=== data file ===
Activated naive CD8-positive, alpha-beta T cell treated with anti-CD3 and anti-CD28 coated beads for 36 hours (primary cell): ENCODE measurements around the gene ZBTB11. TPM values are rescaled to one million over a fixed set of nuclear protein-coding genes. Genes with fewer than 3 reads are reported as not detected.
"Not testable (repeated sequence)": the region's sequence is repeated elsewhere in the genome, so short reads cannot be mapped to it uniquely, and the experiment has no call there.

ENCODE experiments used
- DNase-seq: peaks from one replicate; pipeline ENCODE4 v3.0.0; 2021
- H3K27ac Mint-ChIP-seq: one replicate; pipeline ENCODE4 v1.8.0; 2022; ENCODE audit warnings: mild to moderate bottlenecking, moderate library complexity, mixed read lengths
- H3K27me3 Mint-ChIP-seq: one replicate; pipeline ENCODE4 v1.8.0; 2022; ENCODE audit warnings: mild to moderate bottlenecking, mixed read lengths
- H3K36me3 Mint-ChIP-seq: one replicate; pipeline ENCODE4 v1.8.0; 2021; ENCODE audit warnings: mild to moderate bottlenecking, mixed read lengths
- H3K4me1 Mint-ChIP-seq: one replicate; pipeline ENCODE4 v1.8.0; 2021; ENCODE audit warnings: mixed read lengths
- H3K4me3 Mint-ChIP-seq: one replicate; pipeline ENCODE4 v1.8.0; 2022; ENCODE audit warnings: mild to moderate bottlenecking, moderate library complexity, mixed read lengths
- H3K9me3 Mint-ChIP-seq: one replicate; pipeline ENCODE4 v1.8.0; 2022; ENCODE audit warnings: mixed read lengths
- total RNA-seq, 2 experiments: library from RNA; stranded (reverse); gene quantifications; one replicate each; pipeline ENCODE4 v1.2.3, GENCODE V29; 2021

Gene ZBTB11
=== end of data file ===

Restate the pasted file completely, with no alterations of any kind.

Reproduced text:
Activated naive CD8-positive, alpha-beta T cell treated with anti-CD3 and anti-CD28 coated beads for 36 hours (primary cell): ENCODE measurements around the gene ZBTB11. TPM values are rescaled to one million over a fixed set of nuclear protein-coding genes. Genes with fewer than 3 reads are reported as not detected.
"Not testable (repeated sequence)": the region's sequence is repeated elsewhere in the genome, so short reads cannot be mapped to it uniquely, and the experiment has no call there.

ENCODE experiments used
- DNase-seq: peaks from one replicate; pipeline ENCODE4 v3.0.0; 2021
- H3K27ac Mint-ChIP-seq: one replicate; pipeline ENCODE4 v1.8.0; 2022; ENCODE audit warnings: mild to moderate bottlenecking, moderate library complexity, mixed read lengths
- H3K27me3 Mint-ChIP-seq: one replicate; pipeline ENCODE4 v1.8.0; 2022; ENCODE audit warnings: mild to moderate bottlenecking, mixed read lengths
- H3K36me3 Mint-ChIP-seq: one replicate; pipeline ENCODE4 v1.8.0; 2021; ENCODE audit warnings: mild to moderate bottlenecking, mixed read lengths
- H3K4me1 Mint-ChIP-seq: one replicate; pipeline ENCODE4 v1.8.0; 2021; ENCODE audit warnings: mixed read lengths
- H3K4me3 Mint-ChIP-seq: one replicate; pipeline ENCODE4 v1.8.0; 2022; ENCODE audit warnings: mild to moderate bottlenecking, moderate library complexity, mixed read lengths
- H3K9me3 Mint-ChIP-seq: one replicate; pipeline ENCODE4 v1.8.0; 2022; ENCODE audit warnings: mixed read lengths
- total RNA-seq, 2 experiments: library from RNA; stranded (reverse); gene quantifications; one replicate each; pipeline ENCODE4 v1.2.3, GENCODE V29; 2021

Gene ZBTB11